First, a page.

My European Family: The First 54,000 years, by Karin Bojs

steppe-expansion-corded-ware

I have recently read the book My European Family: The First 54,000 years (2015), by Karin Bojs, a known Swedish scientific journalist, former science editor of the Dagens Nyheter.

It is written in a fresh, dynamic style, and contains general introductory knowledge to Genetics, Archaeology, and their relation to language, and is written in a time of great change (2015) for the disciplines involved.

The book is informed, it shows a balanced exercise between responsible science journalism and entertaining content, and it is at times nuanced, going beyond the limits of popular science books. It is not written for … Read the rest “My European Family: The First 54,000 years, by Karin Bojs”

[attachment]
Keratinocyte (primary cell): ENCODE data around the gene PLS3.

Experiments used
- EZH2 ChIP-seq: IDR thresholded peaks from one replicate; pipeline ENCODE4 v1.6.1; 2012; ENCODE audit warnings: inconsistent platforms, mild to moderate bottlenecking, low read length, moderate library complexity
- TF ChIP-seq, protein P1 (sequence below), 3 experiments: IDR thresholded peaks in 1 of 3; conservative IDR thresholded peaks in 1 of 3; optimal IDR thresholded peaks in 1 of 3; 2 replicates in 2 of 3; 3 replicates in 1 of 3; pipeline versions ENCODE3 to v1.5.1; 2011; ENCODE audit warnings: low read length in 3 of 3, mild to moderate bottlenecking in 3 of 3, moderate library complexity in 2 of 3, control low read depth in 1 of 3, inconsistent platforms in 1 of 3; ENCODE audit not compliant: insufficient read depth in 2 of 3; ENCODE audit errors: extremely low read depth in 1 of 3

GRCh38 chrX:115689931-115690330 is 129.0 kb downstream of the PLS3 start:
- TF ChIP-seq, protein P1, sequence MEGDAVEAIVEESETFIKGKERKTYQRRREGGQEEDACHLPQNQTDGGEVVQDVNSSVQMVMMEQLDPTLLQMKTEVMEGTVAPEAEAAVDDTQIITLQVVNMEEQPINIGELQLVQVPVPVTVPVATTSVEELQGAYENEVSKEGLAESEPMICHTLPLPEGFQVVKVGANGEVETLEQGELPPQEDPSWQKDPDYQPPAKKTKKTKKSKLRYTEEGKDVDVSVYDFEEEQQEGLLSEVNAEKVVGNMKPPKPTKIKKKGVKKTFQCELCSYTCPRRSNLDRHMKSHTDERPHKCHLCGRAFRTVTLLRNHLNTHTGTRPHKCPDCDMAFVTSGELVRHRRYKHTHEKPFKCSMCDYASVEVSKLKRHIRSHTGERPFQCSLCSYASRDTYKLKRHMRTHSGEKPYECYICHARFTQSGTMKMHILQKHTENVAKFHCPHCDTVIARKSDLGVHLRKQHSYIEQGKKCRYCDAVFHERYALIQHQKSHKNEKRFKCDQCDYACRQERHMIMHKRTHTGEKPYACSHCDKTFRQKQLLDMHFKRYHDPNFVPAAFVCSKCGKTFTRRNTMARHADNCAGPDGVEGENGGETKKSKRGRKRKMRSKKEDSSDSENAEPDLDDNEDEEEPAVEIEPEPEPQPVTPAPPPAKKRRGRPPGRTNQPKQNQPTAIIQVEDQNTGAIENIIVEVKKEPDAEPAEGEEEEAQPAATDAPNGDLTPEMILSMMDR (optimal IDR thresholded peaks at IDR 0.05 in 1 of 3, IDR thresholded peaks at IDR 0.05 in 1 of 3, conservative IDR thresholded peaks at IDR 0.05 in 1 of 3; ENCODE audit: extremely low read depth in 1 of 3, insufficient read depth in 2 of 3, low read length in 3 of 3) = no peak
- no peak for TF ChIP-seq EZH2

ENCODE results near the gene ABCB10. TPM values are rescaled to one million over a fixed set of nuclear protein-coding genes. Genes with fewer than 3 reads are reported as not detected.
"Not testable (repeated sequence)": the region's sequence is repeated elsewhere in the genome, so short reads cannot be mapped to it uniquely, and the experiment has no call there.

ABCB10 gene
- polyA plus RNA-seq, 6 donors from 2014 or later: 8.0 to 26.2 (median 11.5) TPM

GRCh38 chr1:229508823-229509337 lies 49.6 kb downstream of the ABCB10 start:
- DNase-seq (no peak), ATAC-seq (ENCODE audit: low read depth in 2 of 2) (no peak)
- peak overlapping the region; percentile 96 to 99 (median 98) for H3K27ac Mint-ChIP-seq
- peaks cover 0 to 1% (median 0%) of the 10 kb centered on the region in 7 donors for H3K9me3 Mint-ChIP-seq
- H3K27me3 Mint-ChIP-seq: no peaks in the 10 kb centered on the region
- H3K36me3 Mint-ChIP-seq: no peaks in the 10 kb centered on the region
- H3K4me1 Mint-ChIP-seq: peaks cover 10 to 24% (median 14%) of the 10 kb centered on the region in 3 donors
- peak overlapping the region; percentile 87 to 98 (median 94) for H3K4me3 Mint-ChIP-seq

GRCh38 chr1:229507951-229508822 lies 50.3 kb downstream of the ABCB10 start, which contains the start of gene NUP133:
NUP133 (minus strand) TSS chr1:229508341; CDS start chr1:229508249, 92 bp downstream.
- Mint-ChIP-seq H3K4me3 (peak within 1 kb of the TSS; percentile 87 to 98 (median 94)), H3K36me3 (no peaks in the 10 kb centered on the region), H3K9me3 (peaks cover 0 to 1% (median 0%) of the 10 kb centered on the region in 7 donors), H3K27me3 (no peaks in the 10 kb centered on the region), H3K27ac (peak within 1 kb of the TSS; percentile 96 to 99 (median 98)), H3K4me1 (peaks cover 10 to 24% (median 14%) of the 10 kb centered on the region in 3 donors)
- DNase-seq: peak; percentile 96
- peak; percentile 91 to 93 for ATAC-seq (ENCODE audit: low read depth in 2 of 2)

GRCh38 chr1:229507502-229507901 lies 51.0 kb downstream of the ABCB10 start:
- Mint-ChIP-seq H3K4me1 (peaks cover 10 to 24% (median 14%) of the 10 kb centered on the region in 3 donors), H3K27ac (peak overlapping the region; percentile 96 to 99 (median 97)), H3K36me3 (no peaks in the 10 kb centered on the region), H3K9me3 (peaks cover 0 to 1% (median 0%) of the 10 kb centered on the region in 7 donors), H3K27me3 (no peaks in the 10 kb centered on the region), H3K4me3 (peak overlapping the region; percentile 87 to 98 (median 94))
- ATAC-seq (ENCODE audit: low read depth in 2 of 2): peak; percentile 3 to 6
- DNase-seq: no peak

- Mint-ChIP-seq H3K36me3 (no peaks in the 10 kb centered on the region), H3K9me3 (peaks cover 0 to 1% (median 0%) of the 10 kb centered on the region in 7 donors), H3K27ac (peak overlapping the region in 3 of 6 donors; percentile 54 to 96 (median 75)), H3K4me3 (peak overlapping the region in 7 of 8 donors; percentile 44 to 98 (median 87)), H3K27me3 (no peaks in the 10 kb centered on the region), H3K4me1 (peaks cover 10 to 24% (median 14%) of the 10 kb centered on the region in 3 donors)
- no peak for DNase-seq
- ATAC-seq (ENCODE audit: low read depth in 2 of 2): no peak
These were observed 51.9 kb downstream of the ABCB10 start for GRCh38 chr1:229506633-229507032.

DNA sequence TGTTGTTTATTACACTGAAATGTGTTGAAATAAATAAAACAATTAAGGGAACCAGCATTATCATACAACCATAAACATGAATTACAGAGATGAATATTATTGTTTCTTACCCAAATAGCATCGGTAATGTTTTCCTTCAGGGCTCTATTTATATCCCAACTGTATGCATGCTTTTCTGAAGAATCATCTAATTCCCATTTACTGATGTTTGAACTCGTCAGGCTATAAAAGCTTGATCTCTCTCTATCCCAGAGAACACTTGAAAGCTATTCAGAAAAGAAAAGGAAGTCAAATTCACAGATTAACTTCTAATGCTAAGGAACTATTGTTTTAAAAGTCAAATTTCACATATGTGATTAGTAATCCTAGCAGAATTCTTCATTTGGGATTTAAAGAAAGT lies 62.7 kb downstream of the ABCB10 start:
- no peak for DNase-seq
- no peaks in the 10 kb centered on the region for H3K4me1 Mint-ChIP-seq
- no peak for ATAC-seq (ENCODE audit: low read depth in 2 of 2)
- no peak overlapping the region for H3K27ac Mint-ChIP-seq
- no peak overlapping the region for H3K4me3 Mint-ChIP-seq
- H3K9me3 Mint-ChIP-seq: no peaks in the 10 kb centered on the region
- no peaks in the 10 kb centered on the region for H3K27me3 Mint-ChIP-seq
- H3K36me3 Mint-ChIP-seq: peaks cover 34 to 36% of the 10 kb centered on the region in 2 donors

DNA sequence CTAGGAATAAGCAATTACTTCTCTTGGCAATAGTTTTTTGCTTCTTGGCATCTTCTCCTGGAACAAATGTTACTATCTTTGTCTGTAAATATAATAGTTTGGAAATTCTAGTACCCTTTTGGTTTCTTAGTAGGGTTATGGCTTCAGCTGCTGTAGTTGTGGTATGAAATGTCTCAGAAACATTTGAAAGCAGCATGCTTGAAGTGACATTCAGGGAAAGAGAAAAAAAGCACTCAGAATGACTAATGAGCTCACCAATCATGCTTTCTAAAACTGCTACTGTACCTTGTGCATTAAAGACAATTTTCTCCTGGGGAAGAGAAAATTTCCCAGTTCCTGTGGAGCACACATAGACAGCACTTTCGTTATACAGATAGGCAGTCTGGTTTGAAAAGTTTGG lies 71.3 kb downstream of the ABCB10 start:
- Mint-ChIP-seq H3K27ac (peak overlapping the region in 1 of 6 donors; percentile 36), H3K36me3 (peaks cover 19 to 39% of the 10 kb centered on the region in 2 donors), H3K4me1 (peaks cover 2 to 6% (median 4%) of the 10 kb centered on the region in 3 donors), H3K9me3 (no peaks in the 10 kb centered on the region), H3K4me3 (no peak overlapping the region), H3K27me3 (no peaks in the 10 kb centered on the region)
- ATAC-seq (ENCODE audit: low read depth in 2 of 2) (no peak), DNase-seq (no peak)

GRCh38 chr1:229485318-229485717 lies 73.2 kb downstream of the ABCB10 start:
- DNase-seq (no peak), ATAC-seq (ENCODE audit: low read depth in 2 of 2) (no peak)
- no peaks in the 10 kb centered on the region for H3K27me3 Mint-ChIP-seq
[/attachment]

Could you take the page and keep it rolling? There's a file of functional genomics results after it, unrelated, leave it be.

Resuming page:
Indo-European pastoralists healthier than modern populations? Genomic health improving over time

genetic-risk

A new paper has appeared at BioRxiv, The Genomic Health Of Ancient Hominins (2017) by Berence, Cooper and Lachance.

Important results are available at: http://popgen.gatech.edu/ancient-health/.

While the study’s many limitations are obvious to the authors, they still suggest certain interesting possibilities as the most important conclusions:

  • In general, Genetic risk scores (GRS) are similar to present-day individuals
  • Genomic health seems to be improving over time
  • Pastoralists could have been healthier than older and modern populations

Some details and shortcomings of the study (most stated by them, bold is from me) include:

  • Allele selection: only some of the known
Read the rest “Indo-European pastoralists healthier than modern populations? Genomic health improving over time”